The Earth has changed dramatically in the last few decades, but it will take tens of thousands of years to catch up with the recently revived microbes.
In a new study published in the journal this week Current biology, Researchers report the amazing survival story of the Bdelloidea, a small freshwater organism common throughout the world. Multicellular organisms can only be seen under a microscope, Due to dryness, freezing, starvation, hypoxia.
Researchers have now learned that these animals are not only resilient, but can survive for a very long period of time, at least 24,000 years, in Siberia.Previous evidence suggested that they could only live for 10 years.
“Our report is, as of today, the most convincing evidence that multicellular organisms can withstand tens of thousands of years of cryptobiosis, a state in which metabolism is almost completely stopped.” statement..
The Cryogenic Institute for Soil Cryogenics in Psino, Russia, used a drilling rig to collect microbes from nearly 12 feet underground, one of the most remote locations in the Arctic Circle. Researchers then used radiocarbon dating to estimate their age.
After the organism was thawed, it was possible to reproduce asexually using a process called parthenogenesis. Researchers have discovered that by repeating the process of freezing and thawing dozens of times, animals innately protect cells and organs from the formation of ice crystals at cryogenic temperatures.
Finding this feature in multicellular organisms pushes the boundaries of what scientists believed possible.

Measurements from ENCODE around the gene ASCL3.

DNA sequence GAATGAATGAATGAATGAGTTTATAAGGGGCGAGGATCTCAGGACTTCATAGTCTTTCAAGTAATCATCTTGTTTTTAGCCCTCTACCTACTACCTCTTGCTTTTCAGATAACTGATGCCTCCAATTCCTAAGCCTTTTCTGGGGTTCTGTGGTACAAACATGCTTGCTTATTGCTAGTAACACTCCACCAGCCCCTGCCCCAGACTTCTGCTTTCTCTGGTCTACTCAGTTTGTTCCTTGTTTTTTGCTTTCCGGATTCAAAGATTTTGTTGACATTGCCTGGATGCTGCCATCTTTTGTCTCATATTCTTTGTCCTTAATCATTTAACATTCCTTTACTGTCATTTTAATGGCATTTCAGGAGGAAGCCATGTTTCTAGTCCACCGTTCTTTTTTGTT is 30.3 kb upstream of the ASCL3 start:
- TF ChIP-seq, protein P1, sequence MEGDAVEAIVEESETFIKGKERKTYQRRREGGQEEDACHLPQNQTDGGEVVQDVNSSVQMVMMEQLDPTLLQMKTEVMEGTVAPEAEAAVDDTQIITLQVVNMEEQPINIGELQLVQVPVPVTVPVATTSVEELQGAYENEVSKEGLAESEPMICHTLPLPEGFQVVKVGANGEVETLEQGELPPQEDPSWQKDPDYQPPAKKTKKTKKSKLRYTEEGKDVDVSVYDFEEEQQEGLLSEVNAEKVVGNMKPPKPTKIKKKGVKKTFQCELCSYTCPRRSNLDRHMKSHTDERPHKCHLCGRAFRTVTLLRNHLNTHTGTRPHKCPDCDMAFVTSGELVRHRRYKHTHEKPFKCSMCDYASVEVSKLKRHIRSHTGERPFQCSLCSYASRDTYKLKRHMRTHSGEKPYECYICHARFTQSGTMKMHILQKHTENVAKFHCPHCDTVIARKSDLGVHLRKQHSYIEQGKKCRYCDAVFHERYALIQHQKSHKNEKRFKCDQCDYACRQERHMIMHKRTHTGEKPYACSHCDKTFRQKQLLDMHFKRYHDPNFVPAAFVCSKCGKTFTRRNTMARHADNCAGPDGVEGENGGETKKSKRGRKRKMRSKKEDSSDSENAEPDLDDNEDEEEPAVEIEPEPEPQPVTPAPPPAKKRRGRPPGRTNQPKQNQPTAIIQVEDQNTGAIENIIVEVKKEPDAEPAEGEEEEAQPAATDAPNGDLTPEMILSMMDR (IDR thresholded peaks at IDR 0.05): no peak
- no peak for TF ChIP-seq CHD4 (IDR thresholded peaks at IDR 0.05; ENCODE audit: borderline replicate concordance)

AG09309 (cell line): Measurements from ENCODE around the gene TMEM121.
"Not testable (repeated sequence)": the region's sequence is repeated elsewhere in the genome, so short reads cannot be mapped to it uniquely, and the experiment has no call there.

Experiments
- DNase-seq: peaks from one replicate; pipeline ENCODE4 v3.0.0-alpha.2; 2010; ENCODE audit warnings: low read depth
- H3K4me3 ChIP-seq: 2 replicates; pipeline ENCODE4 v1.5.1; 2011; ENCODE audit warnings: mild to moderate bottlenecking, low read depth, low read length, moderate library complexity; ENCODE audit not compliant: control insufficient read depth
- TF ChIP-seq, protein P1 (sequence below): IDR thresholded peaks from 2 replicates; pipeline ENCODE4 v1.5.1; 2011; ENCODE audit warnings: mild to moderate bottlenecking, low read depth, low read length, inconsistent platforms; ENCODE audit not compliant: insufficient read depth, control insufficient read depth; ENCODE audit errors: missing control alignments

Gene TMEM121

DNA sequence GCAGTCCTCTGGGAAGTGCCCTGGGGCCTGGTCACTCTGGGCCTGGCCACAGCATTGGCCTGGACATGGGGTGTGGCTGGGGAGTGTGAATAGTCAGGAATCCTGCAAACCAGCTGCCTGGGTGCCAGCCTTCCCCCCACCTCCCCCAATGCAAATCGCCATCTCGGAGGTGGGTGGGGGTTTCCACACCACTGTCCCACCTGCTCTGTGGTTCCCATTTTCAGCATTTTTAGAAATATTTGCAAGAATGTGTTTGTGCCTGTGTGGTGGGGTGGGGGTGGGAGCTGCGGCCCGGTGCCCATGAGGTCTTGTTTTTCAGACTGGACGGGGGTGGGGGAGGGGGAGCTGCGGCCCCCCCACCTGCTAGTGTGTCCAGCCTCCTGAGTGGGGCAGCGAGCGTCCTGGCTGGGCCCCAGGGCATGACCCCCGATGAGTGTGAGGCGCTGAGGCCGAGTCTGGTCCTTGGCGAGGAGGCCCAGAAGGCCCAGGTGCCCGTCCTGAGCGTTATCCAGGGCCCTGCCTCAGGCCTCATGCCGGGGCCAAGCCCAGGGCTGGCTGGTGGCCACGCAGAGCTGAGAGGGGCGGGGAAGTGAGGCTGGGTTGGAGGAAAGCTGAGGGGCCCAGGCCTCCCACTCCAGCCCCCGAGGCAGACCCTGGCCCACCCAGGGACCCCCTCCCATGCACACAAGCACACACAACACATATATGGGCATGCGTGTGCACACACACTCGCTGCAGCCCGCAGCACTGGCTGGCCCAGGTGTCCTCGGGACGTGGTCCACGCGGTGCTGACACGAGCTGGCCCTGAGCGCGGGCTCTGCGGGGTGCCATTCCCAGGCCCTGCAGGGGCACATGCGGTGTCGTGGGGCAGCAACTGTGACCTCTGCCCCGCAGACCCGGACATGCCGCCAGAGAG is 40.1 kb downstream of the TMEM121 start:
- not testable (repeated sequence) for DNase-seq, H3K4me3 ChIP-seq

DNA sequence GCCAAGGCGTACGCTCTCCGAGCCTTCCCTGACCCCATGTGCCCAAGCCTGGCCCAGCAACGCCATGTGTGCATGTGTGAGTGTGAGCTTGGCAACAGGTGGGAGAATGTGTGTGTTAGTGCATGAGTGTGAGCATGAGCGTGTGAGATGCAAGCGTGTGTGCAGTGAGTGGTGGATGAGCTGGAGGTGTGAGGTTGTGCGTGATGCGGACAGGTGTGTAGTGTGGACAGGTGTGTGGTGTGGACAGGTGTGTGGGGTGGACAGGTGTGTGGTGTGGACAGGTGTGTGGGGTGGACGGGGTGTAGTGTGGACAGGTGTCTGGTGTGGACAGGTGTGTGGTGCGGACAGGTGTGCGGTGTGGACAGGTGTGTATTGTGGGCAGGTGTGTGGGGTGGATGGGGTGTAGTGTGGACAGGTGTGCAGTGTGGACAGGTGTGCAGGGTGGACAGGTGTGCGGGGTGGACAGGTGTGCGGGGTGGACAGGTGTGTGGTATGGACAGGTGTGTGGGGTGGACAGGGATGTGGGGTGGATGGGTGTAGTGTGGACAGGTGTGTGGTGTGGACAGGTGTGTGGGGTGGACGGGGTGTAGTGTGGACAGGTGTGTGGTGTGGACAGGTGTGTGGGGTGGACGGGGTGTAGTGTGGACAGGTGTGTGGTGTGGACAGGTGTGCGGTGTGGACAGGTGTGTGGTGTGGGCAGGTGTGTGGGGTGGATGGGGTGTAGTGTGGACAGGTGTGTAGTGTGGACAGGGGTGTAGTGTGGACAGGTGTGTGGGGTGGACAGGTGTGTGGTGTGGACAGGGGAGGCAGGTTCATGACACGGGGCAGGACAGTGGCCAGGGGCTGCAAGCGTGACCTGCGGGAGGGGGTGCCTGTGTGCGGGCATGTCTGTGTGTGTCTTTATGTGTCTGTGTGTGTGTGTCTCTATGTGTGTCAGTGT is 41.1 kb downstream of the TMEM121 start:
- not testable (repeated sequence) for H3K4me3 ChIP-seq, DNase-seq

“The important thing is that multicellular organisms can be frozen and preserved for thousands of years and then revived. This is the dream of many novelists,” says Malavin. “Of course, the more complex an organism is, the harder it is to keep it alive and frozen. For mammals, that is not possible at this time, but the transition from unicellular organisms to organisms with intestines and brains. Is a microscopic but big step forward. “
Rotifers have joined the list of organisms that appear to be frozen underground and can survive indefinitely, including many unicellular microorganisms, 30,000-year-old nematodes, moss, and some plants. Mammals that have been extinct for many years and are still well preserved have also been found in the thawing of permafrost, which has succumbed to climate change. 18,000 year old puppy..From the ice age
The new findings seem to bring more questions than answers. Scientists don’t know the exact reason why these organisms can survive in ice for years, and it’s even less clear whether the difference between years and thousands is important.
Researchers hope that further study of Arctic samples will provide new insights into the conservation of cells, tissues, and organs in other animals, including humans.
Small animals survive 24,000 years of freezing in Siberian permafrost: “a big step forward”
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